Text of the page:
jCharts is a 100% Java based charting utility that outputs a variety of charts. This package has been designed from the ground up by volunteers for displaying charts via Servlets, JSP's, and Swing apps.
jCharts is a 100% Java based charting utility that outputs a variety of charts. This package has been designed from the ground up by volunteers for displaying charts via Servlets, JSP's, and Swing apps.
In these activities designed to introduce sampling distributions and the Central Limit Theorem, students generate several small samples and note patterns in the distributions of the means and proportions that they themselves calculate from these samples. Outside of class, students generate samples of dice rolls and coin spins and draw random samples from small populations for which data is given on each individual. Students report their sample means and proportions to the instructor who then compiles the results into a single data file for in-class exploration of sampling distributions and the Central Limit Theorem. Key words: Sampling distribution, sample mean, sample proportion, central limit theorem
JChart2D is a minimalistic charting library published under the OSI approved GNU LESSER GENERAL PUBLIC LICENSE. It is designed for displaying multiple traces consisting of tracepoints. JChart2D is centered around a single configurable swing widget: the Chart2D. It is a JComponent that one can add to a java swing user interface. Therefore basic knowledge of java awt and swing and the information provided on this site is helpful. JChart2D is intended for engineering tasks and not for presentations. It's specialty is run time - dynamic precise display of data with a minimal configuration overhead.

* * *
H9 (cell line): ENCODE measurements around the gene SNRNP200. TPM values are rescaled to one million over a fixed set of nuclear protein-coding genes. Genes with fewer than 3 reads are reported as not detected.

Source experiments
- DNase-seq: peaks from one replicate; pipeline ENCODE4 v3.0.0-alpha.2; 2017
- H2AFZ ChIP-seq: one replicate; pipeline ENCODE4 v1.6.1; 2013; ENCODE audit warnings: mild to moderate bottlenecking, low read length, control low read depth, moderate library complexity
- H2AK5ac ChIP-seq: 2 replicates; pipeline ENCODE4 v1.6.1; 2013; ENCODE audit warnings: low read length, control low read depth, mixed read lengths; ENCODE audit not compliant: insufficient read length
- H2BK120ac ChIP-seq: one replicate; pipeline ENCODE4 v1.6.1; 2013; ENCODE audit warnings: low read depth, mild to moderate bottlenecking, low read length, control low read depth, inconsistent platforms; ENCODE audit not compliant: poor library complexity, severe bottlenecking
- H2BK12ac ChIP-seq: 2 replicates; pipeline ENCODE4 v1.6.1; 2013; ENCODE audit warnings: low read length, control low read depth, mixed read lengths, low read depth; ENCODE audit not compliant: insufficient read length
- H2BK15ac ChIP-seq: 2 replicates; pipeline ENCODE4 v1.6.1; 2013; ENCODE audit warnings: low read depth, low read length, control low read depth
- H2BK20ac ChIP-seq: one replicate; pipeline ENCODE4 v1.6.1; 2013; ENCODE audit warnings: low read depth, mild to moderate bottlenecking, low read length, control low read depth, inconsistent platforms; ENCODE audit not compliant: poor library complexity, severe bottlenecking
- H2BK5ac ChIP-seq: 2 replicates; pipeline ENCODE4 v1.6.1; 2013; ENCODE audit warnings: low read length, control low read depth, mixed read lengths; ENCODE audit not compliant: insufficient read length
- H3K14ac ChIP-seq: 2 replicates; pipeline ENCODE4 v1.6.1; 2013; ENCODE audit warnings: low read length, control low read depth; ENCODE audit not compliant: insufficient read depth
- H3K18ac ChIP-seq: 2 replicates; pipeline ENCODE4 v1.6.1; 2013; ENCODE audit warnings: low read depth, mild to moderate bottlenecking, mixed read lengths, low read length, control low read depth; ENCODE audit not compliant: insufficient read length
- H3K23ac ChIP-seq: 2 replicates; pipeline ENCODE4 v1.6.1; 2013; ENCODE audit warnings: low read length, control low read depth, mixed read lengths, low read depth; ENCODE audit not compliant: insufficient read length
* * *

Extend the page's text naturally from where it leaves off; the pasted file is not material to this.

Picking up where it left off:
This article describes an activity that illustrates contingency table (two-way table) analysis. Students use contingency tables to analyze the "unusual episode" (the sinking of the ocean liner Titanic)data (from Dawson 1995) and attempt to use their analysis to deduce the origin of the data. The activity is appropriate for use in an introductory college statistics course or in a high school AP statistics course. Key words: contingency table (two-way table), conditional distribution
This applet allows a person to add up to 50 points onto its green viewing screen. After each point is added by clicking on the screen with the mouse, a red line will appear. This red line represents a line passing through (Average x, Average y) with a slope that can be altered by clicking the Left or Right buttons. The slope of this line may also be changed by dragging the mouse either right or left. By clicking on Show Best Fit, a blue best fit line will be calculated by the computer.
Gives some background on the Buffon needle problem. Has a link to an applet that allows one to simulate dropping a needle1, 10, 100, or 1000 times. One also has control over the length of the needle.
Poses the following problem: Suppose there was one of six prizes inside your favorite box of cereal. Perhaps it's a pen, a plastic movie character, or a picture card. How many boxes of cereal would you expect to have to buy, to get all six prizes?